Campylobacter jejuni, from the delta-epsilon group of proteobacteria, is a microaerophilic, Gram-negative, flagellate, spiral bacterium—properties it shares with the related gastric pathogen Helicobacter pylori. It is the leading cause of bacterial food-borne diarrhoeal disease throughout the world1. In addition, infection with C. jejuni is the most frequent antecedent to a form of neuromuscular paralysis known as Guillain–Barré syndrome2. Here we report the genome sequence of C. jejuni NCTC11168. C. jejuni has a circular chromosome of 1,641,481 base pairs (30.6% G+C) which is predicted to encode 1,654 proteins and 54 stable RNA species. The genome is unusual in that there are virtually no insertion sequences or phage-associated sequences and very few repeat sequences. One of the most striking findings in the genome was the presence of hypervariable sequences. These short homopolymeric runs of nucleotides were commonly found in genes encoding the biosynthesis or modification of surface structures, or in closely linked genes of unknown function. The apparently high rate of variation of these homopolymeric tracts may be important in the survival strategy of C. jejuni.
Reference and type strains of well-known bacteria have been a cornerstone of microbiology research for decades. The sharing of well-characterized isolates among laboratories has run in parallel with research efforts and enhanced the reproducibility of experiments, leading to a wealth of knowledge about trait variation in different species and the underlying genetics. Campylobacter jejuni strain NCTC 11168, deposited at the National Collection of Type Cultures in 1977, has been adopted widely as a reference strain by researchers worldwide and was the first Campylobacter for which the complete genome was published (in 2000). In this study, we collected 23 C . jejuni NCTC 11168 reference isolates from laboratories across the UK and compared variation in simple laboratory phenotypes with genetic variation in sequenced genomes. Putatively identical isolates, identified previously to have aberrant phenotypes, varied by up to 281 SNPs (in 15 genes) compared to the most recent reference strain. Isolates also display considerable phenotype variation in motility, morphology, growth at 37 °C, invasion of chicken and human cell lines, and susceptibility to ampicillin. This study provides evidence of ongoing evolutionary change among C. jejuni isolates as they are cultured in different laboratories and highlights the need for careful consideration of genetic variation within laboratory reference strains. This article contains data hosted by Microreact.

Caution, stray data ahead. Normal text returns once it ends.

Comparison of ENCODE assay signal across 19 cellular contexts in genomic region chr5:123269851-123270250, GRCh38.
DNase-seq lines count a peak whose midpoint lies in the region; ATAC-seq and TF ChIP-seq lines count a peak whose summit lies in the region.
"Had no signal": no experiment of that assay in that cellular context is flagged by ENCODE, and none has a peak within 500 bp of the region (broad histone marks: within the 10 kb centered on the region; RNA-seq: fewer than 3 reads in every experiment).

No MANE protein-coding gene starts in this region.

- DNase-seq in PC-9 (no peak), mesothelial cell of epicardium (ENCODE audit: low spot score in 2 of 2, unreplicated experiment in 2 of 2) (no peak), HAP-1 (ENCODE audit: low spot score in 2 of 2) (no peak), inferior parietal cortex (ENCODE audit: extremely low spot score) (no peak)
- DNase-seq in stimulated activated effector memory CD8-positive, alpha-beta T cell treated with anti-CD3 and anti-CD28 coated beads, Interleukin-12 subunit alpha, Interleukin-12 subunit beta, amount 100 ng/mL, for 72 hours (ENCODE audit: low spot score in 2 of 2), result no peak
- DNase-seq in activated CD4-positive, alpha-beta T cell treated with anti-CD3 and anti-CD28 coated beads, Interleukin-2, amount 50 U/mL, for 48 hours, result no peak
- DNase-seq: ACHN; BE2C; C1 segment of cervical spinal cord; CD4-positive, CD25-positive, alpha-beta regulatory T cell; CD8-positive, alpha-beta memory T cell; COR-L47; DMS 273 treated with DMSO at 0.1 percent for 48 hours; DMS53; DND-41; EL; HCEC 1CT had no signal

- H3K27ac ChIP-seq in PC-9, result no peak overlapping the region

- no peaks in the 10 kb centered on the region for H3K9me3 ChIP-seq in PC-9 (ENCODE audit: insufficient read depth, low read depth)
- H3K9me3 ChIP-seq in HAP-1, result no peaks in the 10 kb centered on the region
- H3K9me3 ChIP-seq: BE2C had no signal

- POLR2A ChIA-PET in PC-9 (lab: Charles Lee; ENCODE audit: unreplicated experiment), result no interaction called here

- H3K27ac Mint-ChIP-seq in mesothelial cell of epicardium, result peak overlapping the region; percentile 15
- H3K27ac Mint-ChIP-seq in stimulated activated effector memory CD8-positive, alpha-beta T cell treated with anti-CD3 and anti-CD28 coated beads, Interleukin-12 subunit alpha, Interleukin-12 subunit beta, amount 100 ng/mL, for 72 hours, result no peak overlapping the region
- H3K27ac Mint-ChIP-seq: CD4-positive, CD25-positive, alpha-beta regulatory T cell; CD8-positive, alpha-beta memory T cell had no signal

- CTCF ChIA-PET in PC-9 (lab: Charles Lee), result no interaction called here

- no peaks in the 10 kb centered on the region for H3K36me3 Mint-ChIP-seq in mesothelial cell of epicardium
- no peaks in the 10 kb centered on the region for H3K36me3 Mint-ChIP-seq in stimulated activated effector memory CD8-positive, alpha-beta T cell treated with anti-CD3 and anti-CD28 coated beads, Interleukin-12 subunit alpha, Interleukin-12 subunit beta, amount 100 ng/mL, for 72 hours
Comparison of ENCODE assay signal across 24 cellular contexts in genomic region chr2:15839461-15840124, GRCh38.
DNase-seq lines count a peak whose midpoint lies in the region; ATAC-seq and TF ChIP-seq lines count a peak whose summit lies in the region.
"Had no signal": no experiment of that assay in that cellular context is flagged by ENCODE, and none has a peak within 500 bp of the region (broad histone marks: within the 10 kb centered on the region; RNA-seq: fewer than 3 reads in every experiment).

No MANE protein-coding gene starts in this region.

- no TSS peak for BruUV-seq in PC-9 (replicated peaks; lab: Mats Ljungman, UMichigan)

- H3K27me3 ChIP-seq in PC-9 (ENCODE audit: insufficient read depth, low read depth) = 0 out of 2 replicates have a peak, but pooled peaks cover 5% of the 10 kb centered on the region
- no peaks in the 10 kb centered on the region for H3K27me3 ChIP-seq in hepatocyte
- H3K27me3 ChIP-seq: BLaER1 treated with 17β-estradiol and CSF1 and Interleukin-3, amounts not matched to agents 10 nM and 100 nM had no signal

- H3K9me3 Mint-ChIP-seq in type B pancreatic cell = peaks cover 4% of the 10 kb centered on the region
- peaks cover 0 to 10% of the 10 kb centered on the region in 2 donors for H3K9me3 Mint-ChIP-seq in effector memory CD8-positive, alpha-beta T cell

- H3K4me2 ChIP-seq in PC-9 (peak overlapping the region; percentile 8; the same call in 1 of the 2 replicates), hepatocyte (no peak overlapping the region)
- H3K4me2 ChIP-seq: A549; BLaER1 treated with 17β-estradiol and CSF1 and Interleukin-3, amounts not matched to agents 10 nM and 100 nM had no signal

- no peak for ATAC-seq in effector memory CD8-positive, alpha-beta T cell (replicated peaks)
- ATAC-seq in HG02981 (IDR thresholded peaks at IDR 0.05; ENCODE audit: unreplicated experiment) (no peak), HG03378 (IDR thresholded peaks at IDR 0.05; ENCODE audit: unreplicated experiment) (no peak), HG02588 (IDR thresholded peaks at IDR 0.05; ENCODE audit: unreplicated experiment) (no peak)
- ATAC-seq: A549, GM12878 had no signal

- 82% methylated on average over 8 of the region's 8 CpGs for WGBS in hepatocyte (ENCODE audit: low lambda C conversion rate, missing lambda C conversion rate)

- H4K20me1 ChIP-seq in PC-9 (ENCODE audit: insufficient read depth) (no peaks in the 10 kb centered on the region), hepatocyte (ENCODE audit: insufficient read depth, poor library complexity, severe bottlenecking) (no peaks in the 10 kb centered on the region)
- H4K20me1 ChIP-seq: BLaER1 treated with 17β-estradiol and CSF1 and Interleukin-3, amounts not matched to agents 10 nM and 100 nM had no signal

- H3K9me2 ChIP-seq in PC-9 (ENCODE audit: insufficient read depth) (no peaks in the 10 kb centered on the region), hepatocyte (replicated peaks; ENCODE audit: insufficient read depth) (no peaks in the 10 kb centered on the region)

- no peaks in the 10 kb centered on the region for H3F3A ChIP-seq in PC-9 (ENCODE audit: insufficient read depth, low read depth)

Nickel is the cofactor of the Helicobacter pylori urease enzyme, a factor essential for the chronic colonization of the acidic hostile environment in the human stomach. The NikR regulatory protein directly controls urease expression and regulates the uptake of nickel, and is also able to regulate the expression of other regulatory proteins including the iron-responsive regulator Fur. Through regulatory crosstalk and overlapping regulons, the NikR protein controls the expression of many systems important for colonization and acid adaptation. Despite the paucity of regulatory proteins, this enables H. pylori to optimally adapt to conditions in the stomach, making it one of the most successful human pathogens.
Almost 50 % of all Helicobacter pylori isolates are resistant to metronidazole, which reduces the efficacy of metronidazole-containing regimens, but does not make them completely ineffective. This discrepancy between in vitro metronidazole resistance and treatment outcome may partially be explained by changes in oxygen pressure in the gastric environment, as metronidazole-resistant (MtzR) H. pylori isolates become metronidazole-susceptible (MtzS) under low oxygen conditions in vitro. In H. pylori the rdxA and frxA genes encode reductases which are required for the activation of metronidazole, and inactivation of these genes results in metronidazole resistance. Here the role of inactivating mutations in these genes on the reversibility of metronidazole resistance under low oxygen conditions is established. Clinical H. pylori isolates containing mutations resulting in a truncated RdxA and/or FrxA protein were selected and incubated under anaerobic conditions, and the effect of these conditions on the MICs of metronidazole, amoxycillin, clarithromycin and tetracycline, and cell viability were determined. While anaerobiosis had no effect on amoxycillin, clarithromycin and tetracycline resistance, all isolates lost their metronidazole resistance when cultured under anaerobic conditions. This loss of metronidazole resistance also occurred in the presence of the protein synthesis inhibitor chloramphenicol. Thus, factor(s) that activate metronidazole under low oxygen tension are not specifically induced by low oxygen conditions, but are already present under microaerophilic conditions. As there were no significant differences in cell viability between the clinical isolates, it is likely that neither the rdxA nor the frxA gene participates in the reversibility of metronidazole resistance.